For The Best Oven-Roasted Fish, Think Low And Slow

It can be hard to find a dietary plan that's easy to stick with. One way to make things a little bit easier though is to find one that includes, or even depends on, delicious foods. GoodRX Health says that one such diet is the Mediterranean diet. Undoubtedly, one of the easiest aspects of this diet is that it requires enjoying fish for a meal at least twice a week. The Washington State Department of Health says that fish is considered a healthy dietary staple because it is a highly lean source of protein, and contains tons of healthy fatty acids as well.

Not only will adding more fish to your diet give you those nutritional benefits, but it gives you tons of variety between all the different types of fish to enjoy as well. One of the biggest challenges with preparing fish, however, is keeping it from drying out.

According to Prevention, one of the most common mistakes made when cooking fish is overcooking. Most fish filets are quite delicate, and can't always take the same high-heat treatment as a thick cut of steak. Thankfully, there is an easy (and delicious) method that will help prevent this.

Benefits of low and slow cooking

One of the easiest ways to prepare fish is under low heat. Chef Samin Nosrat writes in her book "Salt, Fat, Acid, Heat," that using a softer heat when preparing fish helps to prevent overcooking (via The Washington Post). Roasting a delicate white fish filet in the oven at 250 degrees significantly lowers the chances of you overcooking your fish because it raises the internal temperature at a much slower rate. Sadly, this does mean a cooking time of roughly 35 to 40 minutes depending on the cut of the fish, but your patience will also be rewarded by a juicy and delicate meal. Unilateral cooking is another great method for slowly preparing a delicate and delicious fish dinner.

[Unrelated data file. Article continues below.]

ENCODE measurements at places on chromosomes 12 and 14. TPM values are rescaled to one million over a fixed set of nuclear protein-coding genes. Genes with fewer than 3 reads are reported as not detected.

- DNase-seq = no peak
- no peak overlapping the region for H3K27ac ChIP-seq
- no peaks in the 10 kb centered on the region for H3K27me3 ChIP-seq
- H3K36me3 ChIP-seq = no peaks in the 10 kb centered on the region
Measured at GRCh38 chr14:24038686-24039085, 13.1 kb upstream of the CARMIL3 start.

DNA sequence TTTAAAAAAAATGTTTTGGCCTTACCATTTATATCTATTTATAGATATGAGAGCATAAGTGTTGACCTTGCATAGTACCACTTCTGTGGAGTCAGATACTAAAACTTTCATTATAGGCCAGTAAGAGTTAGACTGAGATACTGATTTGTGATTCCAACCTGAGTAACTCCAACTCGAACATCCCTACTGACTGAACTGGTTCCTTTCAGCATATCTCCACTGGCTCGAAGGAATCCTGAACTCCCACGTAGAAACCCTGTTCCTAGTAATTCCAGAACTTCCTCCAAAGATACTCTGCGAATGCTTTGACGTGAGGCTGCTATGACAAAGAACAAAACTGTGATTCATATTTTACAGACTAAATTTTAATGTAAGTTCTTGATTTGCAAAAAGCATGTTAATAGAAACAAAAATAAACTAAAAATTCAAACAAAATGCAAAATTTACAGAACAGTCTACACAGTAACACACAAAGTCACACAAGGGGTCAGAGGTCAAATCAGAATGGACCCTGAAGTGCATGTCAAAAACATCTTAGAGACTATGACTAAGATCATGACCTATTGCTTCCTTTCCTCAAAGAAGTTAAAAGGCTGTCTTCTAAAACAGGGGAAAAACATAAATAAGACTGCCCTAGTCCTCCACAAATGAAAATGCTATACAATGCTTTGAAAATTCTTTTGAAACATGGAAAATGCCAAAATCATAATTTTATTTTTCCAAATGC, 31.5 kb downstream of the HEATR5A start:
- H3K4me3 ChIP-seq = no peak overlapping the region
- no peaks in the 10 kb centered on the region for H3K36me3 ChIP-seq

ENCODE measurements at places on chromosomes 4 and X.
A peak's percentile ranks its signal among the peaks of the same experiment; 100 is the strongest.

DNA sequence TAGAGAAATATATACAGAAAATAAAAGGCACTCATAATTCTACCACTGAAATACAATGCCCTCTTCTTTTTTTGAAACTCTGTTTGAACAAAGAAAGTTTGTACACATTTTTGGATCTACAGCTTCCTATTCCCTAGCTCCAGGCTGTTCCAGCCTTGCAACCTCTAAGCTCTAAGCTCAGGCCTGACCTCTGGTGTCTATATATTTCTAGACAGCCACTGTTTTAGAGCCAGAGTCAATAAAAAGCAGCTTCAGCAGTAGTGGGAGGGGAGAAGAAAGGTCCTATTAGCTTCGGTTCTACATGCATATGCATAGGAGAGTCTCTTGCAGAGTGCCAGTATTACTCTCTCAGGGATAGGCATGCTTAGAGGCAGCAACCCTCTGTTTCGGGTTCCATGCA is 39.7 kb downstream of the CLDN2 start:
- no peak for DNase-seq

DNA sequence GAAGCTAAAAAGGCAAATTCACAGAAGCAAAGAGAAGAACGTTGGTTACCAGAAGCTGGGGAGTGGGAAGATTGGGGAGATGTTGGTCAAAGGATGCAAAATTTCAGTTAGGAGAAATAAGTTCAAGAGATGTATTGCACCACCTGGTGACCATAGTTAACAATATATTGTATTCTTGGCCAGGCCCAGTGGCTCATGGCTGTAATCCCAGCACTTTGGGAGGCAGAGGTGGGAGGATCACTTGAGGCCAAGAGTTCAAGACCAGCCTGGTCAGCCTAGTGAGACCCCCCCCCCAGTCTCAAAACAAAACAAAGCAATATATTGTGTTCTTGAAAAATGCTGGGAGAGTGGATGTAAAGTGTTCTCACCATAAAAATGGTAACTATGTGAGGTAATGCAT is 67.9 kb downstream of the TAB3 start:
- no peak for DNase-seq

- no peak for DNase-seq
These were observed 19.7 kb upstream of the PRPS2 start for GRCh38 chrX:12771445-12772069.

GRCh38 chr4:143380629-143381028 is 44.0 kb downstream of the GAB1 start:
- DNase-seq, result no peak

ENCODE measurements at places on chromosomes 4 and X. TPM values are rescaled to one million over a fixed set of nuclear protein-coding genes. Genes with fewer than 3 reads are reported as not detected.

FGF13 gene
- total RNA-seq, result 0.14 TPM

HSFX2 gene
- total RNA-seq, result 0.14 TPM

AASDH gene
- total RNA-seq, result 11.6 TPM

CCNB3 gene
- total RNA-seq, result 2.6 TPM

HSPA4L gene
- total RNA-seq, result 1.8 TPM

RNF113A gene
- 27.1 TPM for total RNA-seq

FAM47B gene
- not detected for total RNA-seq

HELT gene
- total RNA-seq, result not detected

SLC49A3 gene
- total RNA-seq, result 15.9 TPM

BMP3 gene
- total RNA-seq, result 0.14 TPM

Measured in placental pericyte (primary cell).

Nosrat adds that this method works especially well with fattier cuts of fish like salmon. That abundant fat will render as the fish cooks, and add a boost of flavor.

It should be noted that the United States Department of Agriculture recommends cooking fish to an internal temperature of at least 145 degrees Fahrenheit, but this might be overdoing it for many fish. Harold McGee writes in "On Food and Cooking" that most fish will start to tighten up and release their moisture around 120 degrees (via The Washington Post). That means that it's best to remove the fish from heat and let its internal temperature rise on its own before it dries out.

Fish to cook in a hurry

Knowing how you want to cook your fish is one important thing to remember when buying fish. If you're not going to have time for the low and slow method, then you'll want to make sure you're buying the right fish to stand up to higher heat.

BBC goodfood claims that one way to handle this is to use the Japanese cooking method known as tataki. This means that the tuna steaks are quickly seared, and left mostly raw in the middle. Because tuna is a fattier fish it is able to stand up to this direct heat cooking approach. Searing its exterior also gives a beautifully crisp umami flavor while leaving the delicate and rich insides mostly untouched.

The Healthy Fish says that tuna will also stand up to the high heat of a grill as well if you want to take your fish outside. Other great fish for this include mahi-mahi and salmon, which are also both thick and fatty types of fish that will tolerate high heat without drying out. Just keep an eye on their internal temperature, or you'll be left with fish jerky coming off the grill.